- Only left-over, for women
Women were not allowed to have feet at first, but ultimately won their right to them during the “women’s stumppage movement”. Afterwards, they were still only provided leftover feet from wishy-washy pirates. This practice resulted in mostly left footed women, since pirates almost always placed the foot on their dominant right leg, leaving the left one as a stump. This gave birth to the term “you dance like a woman with two pirate feet”. In a prime example of early political correctness, pirates and women alike protested to amend this to “you dance like you have two left feet”.
- Not always called feet
Amazingly, feet weren’t always called feet. They were originally called narwhals. Why, or who chose this name remains a mystery. Almost a century after the foot’s introduction into mainstream society a narwhal hunter named Ipecac Foot, on an epic expedition in search of his quarry, became gravely disappointed to discover this; especially since he had just spent almost a year banging along on his stumps all the way from the arctic. Separated far from modern society, he had never heard of these things that he would soon be instrumental in re-naming. Narwhal manufacturers, seeking an original moniker, and overjoyed to rid themselves of the clunky name narwhal, honored Ipecac by borrowing his namesake, and sent him home with a new pair of foots. Sadly, he soon after died from a severe case of frost bite on his toes that he received while walking through the snow because shoes hadn’t yet been invented. Coincidentally, soon after the foot identifier replaced the term narwhal, pirates began to warm to the idea of feet. Little known by most, according to a pirate superstition of the day, narwhal tusks contained anti-pirate venom, and would transform a pirate into a peasant accountant–doomed to tally the wealth of others as penance for a life of thievery. The new name removed this stigma from pirate lore.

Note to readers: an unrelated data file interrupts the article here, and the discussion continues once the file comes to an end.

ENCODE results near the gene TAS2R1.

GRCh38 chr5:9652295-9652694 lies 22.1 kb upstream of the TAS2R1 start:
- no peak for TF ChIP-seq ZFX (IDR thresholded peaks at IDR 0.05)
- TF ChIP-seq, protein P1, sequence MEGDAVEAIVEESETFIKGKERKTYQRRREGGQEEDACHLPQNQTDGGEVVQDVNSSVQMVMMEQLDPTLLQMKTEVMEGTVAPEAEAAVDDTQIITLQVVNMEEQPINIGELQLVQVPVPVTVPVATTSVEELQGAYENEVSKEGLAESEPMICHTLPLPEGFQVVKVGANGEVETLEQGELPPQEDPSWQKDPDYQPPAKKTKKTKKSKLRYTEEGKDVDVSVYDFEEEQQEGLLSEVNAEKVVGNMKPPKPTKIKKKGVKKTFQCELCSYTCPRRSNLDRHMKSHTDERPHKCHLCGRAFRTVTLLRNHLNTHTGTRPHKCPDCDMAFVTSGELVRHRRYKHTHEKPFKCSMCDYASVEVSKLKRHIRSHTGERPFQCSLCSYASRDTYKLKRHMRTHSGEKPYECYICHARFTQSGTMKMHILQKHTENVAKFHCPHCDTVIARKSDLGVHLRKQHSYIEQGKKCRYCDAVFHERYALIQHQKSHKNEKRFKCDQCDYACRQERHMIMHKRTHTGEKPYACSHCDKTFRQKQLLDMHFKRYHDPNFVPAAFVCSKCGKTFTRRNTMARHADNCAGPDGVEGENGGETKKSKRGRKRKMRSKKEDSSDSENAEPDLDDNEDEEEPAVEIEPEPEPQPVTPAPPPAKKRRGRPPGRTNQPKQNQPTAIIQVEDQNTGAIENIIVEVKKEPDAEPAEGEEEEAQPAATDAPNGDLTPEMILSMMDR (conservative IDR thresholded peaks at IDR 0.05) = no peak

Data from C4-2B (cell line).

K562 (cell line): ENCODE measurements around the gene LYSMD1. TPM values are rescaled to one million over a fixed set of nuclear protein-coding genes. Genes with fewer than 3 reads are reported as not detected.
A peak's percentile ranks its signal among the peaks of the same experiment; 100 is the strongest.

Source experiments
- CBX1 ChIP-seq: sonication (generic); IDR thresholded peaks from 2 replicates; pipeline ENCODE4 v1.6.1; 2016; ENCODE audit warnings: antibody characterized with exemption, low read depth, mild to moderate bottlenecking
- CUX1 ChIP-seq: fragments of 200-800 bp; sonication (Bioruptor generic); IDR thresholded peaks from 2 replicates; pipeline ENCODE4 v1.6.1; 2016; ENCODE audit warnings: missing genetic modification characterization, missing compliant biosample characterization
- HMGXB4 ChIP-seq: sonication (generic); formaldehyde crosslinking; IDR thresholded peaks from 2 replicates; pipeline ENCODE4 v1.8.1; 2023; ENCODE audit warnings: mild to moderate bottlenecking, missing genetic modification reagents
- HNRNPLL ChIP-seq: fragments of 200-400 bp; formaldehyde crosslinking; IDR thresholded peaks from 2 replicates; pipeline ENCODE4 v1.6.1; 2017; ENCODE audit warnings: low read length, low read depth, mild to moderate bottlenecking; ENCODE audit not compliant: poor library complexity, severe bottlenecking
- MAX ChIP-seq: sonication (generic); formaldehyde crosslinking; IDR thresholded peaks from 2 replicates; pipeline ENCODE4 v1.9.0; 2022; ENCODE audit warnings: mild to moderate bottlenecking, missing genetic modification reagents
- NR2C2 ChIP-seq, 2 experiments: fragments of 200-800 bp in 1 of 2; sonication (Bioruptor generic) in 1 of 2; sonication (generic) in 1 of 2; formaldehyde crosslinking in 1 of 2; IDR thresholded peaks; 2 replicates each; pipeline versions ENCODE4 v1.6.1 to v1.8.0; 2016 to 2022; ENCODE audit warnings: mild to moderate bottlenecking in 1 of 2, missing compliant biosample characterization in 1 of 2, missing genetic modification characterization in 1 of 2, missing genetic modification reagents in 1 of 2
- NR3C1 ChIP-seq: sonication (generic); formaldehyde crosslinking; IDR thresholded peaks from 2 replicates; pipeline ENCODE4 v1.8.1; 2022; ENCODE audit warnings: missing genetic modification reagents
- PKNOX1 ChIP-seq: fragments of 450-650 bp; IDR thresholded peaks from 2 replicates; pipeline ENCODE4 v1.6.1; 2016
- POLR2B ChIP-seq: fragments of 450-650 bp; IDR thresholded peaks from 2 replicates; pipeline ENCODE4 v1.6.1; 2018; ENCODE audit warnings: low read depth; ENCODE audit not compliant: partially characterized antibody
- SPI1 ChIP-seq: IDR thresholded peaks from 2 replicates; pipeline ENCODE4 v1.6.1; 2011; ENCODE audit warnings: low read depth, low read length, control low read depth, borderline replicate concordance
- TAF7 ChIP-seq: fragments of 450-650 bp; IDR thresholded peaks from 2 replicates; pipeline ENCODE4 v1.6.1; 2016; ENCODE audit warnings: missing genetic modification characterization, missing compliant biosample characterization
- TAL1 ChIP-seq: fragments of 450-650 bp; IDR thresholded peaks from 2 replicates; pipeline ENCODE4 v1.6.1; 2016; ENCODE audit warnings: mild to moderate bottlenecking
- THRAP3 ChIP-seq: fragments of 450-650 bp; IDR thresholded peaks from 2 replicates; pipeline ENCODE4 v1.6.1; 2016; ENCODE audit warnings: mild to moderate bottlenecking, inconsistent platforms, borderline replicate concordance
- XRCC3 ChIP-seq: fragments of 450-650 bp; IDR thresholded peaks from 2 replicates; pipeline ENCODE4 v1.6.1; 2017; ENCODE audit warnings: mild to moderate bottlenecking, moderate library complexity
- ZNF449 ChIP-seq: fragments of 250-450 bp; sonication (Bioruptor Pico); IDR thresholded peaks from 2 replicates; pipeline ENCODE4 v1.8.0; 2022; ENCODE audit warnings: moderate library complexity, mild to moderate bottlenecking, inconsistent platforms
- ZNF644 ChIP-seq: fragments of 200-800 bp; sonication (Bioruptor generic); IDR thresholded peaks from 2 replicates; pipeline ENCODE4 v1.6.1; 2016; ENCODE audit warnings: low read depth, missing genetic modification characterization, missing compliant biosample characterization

- Size, at least, did matter
The common assumption that the size of a man’s feet may indicate the size of his genitalia, was actually true, although backwards. Feet were actually sized according to the length of the fully erect male phallus so that he would seem proportional, and not look funny while naked and aroused. Contradictory, apes don’t seem to really care what they look like while naked and aroused. This establishes the greatest gap between human and ape DNA, and proves that some of us, at least, are nothing at all like them. As for women and the size of their feet, they remained at the mercy of the pirates. Interestingly, in Japan, women’s feet were bound to keep them really, really tiny because the Japanese hated pirates and loved to mock them.